Members defined as teachers or as certain other public employees are classified as group I members of the NHRS, while members defined as permanent police officers or permanent firefighters are classified as group II members. See RSA 100–A:1, V–VIII, X. Under the provisions of RSA chapter 100–A, group II members are entitled to apply for retirement earlier than group I members, and to receive certain other more favorable retirement benefits. Petition of State Employees' Assoc., 161 N.H. at 477; see RSA 100–A:52,:52–a,:52–b (2013). Membership in the NHRS is mandatory for group I and group II members. See RSA 100–A:3, I(a) (Supp.2007) (amended 2011). By contrast, NHRS membership is optional for, among others, “elected officials [and] officials appointed for fixed terms.” Id.
C. Petitioner's Arguments
1. Whether Petitioner Was a Permanent Firefighter
The petitioner first argues that, as the Hampstead fire chief, he was not a permanent firefighter for the purposes of mandatory group II membership. Under RSA 100–A:1, VIII, a permanent firefighter is “any person, whether elected or appointed, who is regularly employed on a full-time basis” either by the State or a political subdivision thereof “in a job certified ․ as conforming to the requirements of” RSA 100–A:1, VIII.
For a job to be certified as a permanent firefighter position under RSA 100–A:1, VIII, it must entail “the authority and responsibility to engage in the prevention, control, or extinguishment of fires,” and the performance of “activities that are required for and directly concerned with the prevention, control, or extinguishment of fires, including incidental non-firefighting functions.” RSA 100–A:1, VIII(a)(1). Further, the job must require that the firefighter be “fully certified as a firefighter by the New Hampshire fire standards and training commission” and that the firefighter “meet all physical, mental, educational, and other qualifications for continuing certification as a firefighter that may be established by the certifying authority.” RSA 100–A:1, VIII(a)(2), (3). Additionally the term “permanent fireman” does not include “[a]ny dispatcher, mechanic, electrician, laboratory or clerical worker, technical expert” or “[a]ny other person whose normal duties entail only indirect, occasional, or short-term exposure, or no exposure, to the hazards of firefighting.” RSA 100–A:1, VIII-a (2013).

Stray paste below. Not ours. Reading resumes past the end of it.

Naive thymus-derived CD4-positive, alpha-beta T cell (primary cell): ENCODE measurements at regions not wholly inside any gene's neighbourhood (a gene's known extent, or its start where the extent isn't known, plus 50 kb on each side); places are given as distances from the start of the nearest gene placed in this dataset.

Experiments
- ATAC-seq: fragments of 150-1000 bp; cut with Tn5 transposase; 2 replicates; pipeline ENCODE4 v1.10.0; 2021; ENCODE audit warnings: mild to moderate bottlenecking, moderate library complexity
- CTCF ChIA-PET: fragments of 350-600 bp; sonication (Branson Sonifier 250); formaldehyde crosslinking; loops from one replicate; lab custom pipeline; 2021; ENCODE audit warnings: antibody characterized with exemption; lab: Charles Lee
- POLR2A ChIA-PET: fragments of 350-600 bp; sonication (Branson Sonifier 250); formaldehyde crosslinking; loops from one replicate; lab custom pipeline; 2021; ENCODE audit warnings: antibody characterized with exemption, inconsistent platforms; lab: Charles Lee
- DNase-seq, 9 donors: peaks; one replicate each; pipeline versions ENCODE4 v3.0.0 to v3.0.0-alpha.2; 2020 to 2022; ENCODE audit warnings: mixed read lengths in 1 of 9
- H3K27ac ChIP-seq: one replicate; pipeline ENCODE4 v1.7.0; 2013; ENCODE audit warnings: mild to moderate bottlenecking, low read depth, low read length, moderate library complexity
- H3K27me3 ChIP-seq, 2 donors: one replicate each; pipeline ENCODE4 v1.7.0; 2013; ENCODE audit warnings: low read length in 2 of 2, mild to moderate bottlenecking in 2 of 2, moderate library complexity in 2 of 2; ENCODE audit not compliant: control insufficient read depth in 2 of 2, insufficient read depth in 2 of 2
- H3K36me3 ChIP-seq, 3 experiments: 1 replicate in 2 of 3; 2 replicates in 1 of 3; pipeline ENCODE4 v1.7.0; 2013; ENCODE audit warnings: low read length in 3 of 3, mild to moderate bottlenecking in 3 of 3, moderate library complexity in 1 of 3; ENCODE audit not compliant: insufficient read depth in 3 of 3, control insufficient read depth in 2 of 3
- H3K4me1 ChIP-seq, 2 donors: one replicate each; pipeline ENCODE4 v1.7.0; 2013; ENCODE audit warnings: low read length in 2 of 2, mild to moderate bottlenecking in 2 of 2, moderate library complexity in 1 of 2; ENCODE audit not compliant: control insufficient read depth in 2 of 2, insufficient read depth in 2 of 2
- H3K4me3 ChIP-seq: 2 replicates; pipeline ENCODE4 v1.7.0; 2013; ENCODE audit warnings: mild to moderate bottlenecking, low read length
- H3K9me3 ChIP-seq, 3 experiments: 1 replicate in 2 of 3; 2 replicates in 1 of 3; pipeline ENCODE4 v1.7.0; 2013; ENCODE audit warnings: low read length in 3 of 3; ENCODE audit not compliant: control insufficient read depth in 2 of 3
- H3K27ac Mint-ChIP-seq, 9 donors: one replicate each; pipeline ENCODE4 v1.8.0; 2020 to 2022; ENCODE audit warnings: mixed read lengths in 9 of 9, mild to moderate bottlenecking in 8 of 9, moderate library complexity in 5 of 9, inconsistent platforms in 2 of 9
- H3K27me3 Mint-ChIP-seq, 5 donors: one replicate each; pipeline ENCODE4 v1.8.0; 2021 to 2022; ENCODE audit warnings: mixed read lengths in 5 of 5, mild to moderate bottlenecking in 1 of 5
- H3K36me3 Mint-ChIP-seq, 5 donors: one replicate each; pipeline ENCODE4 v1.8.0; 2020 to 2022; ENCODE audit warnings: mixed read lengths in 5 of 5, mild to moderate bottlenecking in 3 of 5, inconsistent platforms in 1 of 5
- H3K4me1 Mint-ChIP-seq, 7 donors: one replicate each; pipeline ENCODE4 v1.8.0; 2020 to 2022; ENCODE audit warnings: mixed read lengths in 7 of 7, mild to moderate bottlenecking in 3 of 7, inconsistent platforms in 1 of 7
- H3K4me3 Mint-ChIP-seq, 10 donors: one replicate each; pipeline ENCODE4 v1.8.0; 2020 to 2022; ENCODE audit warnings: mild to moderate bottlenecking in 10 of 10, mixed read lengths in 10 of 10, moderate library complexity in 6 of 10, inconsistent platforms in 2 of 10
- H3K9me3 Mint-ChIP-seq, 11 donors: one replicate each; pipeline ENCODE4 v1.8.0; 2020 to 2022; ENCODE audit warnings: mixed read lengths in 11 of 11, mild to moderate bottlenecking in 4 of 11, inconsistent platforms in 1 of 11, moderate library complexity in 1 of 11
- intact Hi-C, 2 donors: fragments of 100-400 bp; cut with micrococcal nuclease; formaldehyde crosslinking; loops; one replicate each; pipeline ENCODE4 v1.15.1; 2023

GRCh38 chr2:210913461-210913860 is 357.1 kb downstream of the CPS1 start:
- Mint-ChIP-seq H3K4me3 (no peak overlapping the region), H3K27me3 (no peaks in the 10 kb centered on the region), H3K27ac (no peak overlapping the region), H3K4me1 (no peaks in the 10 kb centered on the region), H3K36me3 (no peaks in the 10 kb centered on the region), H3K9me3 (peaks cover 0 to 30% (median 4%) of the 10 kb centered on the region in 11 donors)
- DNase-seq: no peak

Thus, the definition of permanent firefighter in RSA 100–A:1, VIII requires (a) regular, full-time employment in (b) a position that has been certified as (c) a firefighter position that, among other things, (d) has as a job requirement full certification as a firefighter by the fire standards and training commission. The board determined that the petitioner met the statutory definition, and we agree. The petitioner was regularly employed full-time as the Hampstead fire chief in a position that the town's governing body certified as meeting all of the statutory requirements.
Although the petitioner argues that he was not a permanent firefighter because his fire certification lapsed, we agree with the board that this did not affect the status of the Hampstead fire chief position for the purposes of the NHRS. When he was employed as the Hampstead fire chief, the petitioner occupied a position that required him to be fully certified as a firefighter.
The petitioner contends that he was not a permanent firefighter because his normal duties entailed “only indirect, occasional, or short term exposure to the hazards of firefighting.” RSA 100–A:1, VIII-a. However, the board found that the normal duties of the fire chief position “contemplate more than indirect exposure to the hazards of firefighting.” The job description for the position supports this finding. It states that the fire chief is “[r]esponsible for planning, directing and coordinating all fire service activities including those pertaining to fire fighting [and] fire prevention.” Specifically, the position vests the fire chief with “[s]ole and absolute command at fires and alarms of fires” and requires the fire chief to “direct all measures deemed necessary for the preservation of life and extinguishing of fire.” The duties of the fire chief include “[d]irect[ing] the scene at all fire and rescue calls.”
The petitioner argues that, notwithstanding the job description, he, personally, was only indirectly and occasionally exposed to the hazards of firefighting. Even if we assume, without deciding, that the board was not entitled to rely upon the job description alone, since the petitioner has failed to provide a transcript, we must assume that the evidence supports the board's decision. See Bean, 151 N.H. at 250.
2. Whether Petitioner was an Official Appointed for a Fixed Term